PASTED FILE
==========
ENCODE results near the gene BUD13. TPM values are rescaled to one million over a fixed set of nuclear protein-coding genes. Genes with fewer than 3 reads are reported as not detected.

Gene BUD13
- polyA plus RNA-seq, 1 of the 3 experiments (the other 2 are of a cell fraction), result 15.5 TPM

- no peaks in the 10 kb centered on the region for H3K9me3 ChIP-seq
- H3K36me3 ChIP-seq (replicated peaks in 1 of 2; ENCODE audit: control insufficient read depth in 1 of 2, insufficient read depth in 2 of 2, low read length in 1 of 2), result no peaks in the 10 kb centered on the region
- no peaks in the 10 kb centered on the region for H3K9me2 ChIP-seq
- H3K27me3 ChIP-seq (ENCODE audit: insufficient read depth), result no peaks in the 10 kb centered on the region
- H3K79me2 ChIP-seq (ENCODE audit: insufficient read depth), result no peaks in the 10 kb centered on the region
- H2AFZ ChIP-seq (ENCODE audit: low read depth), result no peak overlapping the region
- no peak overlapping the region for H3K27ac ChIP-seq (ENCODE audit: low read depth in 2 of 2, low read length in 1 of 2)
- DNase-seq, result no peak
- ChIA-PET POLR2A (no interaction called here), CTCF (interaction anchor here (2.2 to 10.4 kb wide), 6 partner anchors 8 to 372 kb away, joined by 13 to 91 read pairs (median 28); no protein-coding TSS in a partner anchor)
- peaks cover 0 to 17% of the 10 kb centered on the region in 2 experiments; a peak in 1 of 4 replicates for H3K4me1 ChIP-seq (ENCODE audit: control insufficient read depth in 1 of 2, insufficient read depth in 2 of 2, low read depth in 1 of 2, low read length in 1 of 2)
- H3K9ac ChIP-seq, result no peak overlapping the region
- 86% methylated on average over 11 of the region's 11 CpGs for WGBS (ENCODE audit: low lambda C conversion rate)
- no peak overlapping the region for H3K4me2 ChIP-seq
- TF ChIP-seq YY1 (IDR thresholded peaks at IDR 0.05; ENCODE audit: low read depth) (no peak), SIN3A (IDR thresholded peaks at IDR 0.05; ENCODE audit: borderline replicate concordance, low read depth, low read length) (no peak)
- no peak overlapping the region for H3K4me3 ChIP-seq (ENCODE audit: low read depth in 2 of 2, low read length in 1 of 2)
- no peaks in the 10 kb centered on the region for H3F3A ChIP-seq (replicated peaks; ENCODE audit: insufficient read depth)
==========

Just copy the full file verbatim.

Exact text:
ENCODE results near the gene BUD13. TPM values are rescaled to one million over a fixed set of nuclear protein-coding genes. Genes with fewer than 3 reads are reported as not detected.

Gene BUD13
- polyA plus RNA-seq, 1 of the 3 experiments (the other 2 are of a cell fraction), result 15.5 TPM

- no peaks in the 10 kb centered on the region for H3K9me3 ChIP-seq
- H3K36me3 ChIP-seq (replicated peaks in 1 of 2; ENCODE audit: control insufficient read depth in 1 of 2, insufficient read depth in 2 of 2, low read length in 1 of 2), result no peaks in the 10 kb centered on the region
- no peaks in the 10 kb centered on the region for H3K9me2 ChIP-seq
- H3K27me3 ChIP-seq (ENCODE audit: insufficient read depth), result no peaks in the 10 kb centered on the region
- H3K79me2 ChIP-seq (ENCODE audit: insufficient read depth), result no peaks in the 10 kb centered on the region
- H2AFZ ChIP-seq (ENCODE audit: low read depth), result no peak overlapping the region
- no peak overlapping the region for H3K27ac ChIP-seq (ENCODE audit: low read depth in 2 of 2, low read length in 1 of 2)
- DNase-seq, result no peak
- ChIA-PET POLR2A (no interaction called here), CTCF (interaction anchor here (2.2 to 10.4 kb wide), 6 partner anchors 8 to 372 kb away, joined by 13 to 91 read pairs (median 28); no protein-coding TSS in a partner anchor)
- peaks cover 0 to 17% of the 10 kb centered on the region in 2 experiments; a peak in 1 of 4 replicates for H3K4me1 ChIP-seq (ENCODE audit: control insufficient read depth in 1 of 2, insufficient read depth in 2 of 2, low read depth in 1 of 2, low read length in 1 of 2)
- H3K9ac ChIP-seq, result no peak overlapping the region
- 86% methylated on average over 11 of the region's 11 CpGs for WGBS (ENCODE audit: low lambda C conversion rate)
- no peak overlapping the region for H3K4me2 ChIP-seq
- TF ChIP-seq YY1 (IDR thresholded peaks at IDR 0.05; ENCODE audit: low read depth) (no peak), SIN3A (IDR thresholded peaks at IDR 0.05; ENCODE audit: borderline replicate concordance, low read depth, low read length) (no peak)
- no peak overlapping the region for H3K4me3 ChIP-seq (ENCODE audit: low read depth in 2 of 2, low read length in 1 of 2)
- no peaks in the 10 kb centered on the region for H3F3A ChIP-seq (replicated peaks; ENCODE audit: insufficient read depth)